The Science Behind Your Sigh of Relief

What research reveals about sighing and how you can harness your breath to feel good anytime

Emily PG Erickson
Elemental
Published in
3 min readNov 9, 2020

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Photo: Justin Paget/Getty Images

If you breathed a sigh of relief when you saw the Associated Press call the presidential race for Joe Biden on November 7, 2020, you weren’t alone. Sighs of relief were heard around the world. The New York Times reported that “Biden Victory Brings Sighs of Relief Overseas,” while The Guardian published an op-ed entitled “Catastrophe has been averted. Let us all breathe a big, long sigh of relief.”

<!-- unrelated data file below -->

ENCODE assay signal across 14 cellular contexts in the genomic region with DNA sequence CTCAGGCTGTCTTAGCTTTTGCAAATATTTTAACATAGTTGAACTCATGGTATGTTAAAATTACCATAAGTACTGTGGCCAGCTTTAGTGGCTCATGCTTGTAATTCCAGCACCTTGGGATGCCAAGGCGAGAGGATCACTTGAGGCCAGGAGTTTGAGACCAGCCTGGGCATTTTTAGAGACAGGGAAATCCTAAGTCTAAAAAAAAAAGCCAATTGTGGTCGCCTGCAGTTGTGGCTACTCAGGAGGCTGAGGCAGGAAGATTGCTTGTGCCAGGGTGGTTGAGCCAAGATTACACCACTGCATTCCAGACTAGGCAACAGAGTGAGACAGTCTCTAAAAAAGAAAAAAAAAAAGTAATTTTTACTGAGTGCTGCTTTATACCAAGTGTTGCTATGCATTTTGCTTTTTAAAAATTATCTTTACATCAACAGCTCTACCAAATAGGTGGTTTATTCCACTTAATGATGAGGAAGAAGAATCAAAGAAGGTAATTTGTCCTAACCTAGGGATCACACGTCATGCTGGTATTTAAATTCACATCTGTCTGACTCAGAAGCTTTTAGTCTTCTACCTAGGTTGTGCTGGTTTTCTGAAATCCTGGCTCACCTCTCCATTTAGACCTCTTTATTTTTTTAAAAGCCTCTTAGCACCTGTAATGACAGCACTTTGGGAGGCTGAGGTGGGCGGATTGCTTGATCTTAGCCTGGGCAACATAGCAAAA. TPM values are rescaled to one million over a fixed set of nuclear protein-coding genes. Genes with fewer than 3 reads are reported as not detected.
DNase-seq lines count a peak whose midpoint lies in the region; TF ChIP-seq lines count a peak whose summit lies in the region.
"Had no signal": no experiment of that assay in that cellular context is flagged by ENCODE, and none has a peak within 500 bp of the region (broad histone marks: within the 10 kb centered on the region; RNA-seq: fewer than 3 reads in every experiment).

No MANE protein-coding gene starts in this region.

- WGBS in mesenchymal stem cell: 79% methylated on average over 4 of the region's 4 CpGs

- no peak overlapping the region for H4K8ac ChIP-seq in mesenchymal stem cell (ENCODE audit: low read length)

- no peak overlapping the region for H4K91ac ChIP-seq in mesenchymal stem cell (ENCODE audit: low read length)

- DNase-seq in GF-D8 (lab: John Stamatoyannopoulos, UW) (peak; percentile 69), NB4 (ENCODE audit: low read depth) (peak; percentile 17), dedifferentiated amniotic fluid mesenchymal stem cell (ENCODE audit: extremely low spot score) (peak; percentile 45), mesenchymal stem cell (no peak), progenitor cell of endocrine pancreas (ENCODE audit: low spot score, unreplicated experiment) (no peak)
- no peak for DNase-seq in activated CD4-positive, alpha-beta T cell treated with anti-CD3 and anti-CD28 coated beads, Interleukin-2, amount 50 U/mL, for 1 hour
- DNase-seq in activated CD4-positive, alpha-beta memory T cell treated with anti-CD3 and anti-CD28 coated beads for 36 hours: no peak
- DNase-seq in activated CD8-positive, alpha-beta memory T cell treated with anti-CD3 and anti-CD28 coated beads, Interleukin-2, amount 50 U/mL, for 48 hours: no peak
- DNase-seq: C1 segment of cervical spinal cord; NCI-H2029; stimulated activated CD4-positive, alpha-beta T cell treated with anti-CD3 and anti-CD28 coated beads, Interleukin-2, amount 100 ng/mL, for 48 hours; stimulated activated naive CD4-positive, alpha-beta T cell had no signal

So, what exactly is a sigh of relief?

Augmented breaths, or sighs, are a neurobiological phenomenon with physiological, psychological, and pathological implications. In simple terms, sighs consist of a normal breath followed by a second breath before your exhale.

Sighs are far more common than you might think. In fact, people sigh an average of 12 times per hour. Sighing may be so habitual because of the important role it plays in the human body. A 2014 study in Progress in Brain Research

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Emily PG Erickson
Elemental

Former mental health researcher sharing insights about psychology and parenting. www.emilypgerickson.com